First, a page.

Sling TV announced this morning that it will now be available on XBox One and that it’s adding content from A+E Networks towards the end of March. A+E’s Lifetime, History, A&E, and H2 will be incorporated into the “Best of Live TV” core package.
There will be two new add on packs, “Lifestyle Extra,” and “World News Extra,” incorporating the new content that customers can add for $5 a month, in addition to the $20 for the “core package.” They feature “truTV, Cooking Channel, DIY and WE tv, with A+E Networks’ FYI and LMN coming soon, while the “World News Extra” features Bloomberg TV, HLN, Euro News, France 24, NDTV 24/7, News 18 and Russia Today.”
The two new packs replace the current “News and Info Extra” that included some of the same content. Sling TV CEO Roger Lynch notes that:
After only six weeks in market, we’re working towards nearly doubling the size of our ‘Best of Live TV’ core package while preserving our attractive $20 price point. With the upcoming arrival of A+E Networks’ highly-rated content, Sling TV will soon include 20 networks for just $20 per month…With the launch of ‘Lifestyle Extra’ and ‘World News Extra,’ our customers can now choose from a total of five add-on packs to better customize their Sling TV experience based on their viewing preferences.
This is a new kind of bundling — you get a package of the big cable channels you may or may not want and can add on some extras if you’re into it, but probably including some channels you don’t want, but might end up watching. Apple announced this morning that it’s own OTT service will be available this coming fall. And they want the big channels. The Wall Street Journal reports:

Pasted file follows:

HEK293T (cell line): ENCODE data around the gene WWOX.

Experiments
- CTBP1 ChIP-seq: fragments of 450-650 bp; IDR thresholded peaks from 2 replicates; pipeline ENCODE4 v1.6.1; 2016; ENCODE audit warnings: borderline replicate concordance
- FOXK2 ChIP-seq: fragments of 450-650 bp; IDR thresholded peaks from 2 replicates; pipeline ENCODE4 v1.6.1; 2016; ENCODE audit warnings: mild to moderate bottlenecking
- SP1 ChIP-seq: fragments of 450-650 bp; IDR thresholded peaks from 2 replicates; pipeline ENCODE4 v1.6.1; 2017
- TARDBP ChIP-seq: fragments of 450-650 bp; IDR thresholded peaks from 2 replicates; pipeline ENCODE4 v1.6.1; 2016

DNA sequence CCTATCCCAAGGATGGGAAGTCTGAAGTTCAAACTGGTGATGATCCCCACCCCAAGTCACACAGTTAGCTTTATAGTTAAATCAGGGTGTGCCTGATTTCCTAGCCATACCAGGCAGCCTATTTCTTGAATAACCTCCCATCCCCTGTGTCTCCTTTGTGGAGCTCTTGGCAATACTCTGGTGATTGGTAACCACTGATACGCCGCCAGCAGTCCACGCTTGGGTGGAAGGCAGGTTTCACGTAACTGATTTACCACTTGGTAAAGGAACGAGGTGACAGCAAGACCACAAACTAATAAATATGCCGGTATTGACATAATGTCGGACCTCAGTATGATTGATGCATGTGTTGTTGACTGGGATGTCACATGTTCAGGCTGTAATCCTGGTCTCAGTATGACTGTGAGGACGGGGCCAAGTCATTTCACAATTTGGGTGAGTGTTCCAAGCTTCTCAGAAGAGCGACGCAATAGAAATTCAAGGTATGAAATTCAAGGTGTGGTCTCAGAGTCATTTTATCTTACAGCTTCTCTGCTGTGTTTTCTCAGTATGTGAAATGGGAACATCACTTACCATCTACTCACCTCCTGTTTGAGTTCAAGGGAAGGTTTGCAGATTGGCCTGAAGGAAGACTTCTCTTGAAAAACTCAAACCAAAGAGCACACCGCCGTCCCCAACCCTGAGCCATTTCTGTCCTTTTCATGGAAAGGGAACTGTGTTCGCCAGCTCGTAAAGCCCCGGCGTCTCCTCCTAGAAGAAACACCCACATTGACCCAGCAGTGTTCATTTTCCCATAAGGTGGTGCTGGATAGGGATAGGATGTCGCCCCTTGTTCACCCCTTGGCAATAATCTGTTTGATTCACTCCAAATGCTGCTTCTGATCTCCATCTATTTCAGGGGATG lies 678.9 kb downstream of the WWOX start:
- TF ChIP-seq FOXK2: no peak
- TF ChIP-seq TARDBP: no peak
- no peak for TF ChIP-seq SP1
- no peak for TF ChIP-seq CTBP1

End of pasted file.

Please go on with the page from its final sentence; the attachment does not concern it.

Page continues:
Meanwhile, Apple has been talking to Walt Disney Co., CBS Corp., and 21st Century Fox Inc., among other media companies. The idea is to offer consumers a “skinny” bundle with well-known channels like CBS, ESPN and FX, while leaving out the many smaller networks in the standard cable TV package.
Being the launch partner of HBO Now helps, though they are having trouble getting into talks with NBC Universal, after a “falling out” with Comcast over launching a streaming service last year. Apple’s would cost about $30-40, according to reports this morning, which is about what Sling costs if you add on their packages to round out their menu. But is it really a deal? Brian Stelter writes over at CNN Money:
And therein lies the rub: companies that sell both TV and broadband, like Comcast, already offer significant discounts to households that sign up for both. Would an Apple bundle of TV channels plus a broadband connection from some other company really be much cheaper? And what’s to stop broadband providers from hiking the cost of Internet access in order to make up for lost cable TV customers? Of course, when Apple pitches new products, it’s typically more about innovation than about price.
When it comes to “virtual cable,” there’s still no great way to get everything you want, and only what you want. But maybe we’re not supposed to ‘have it all.’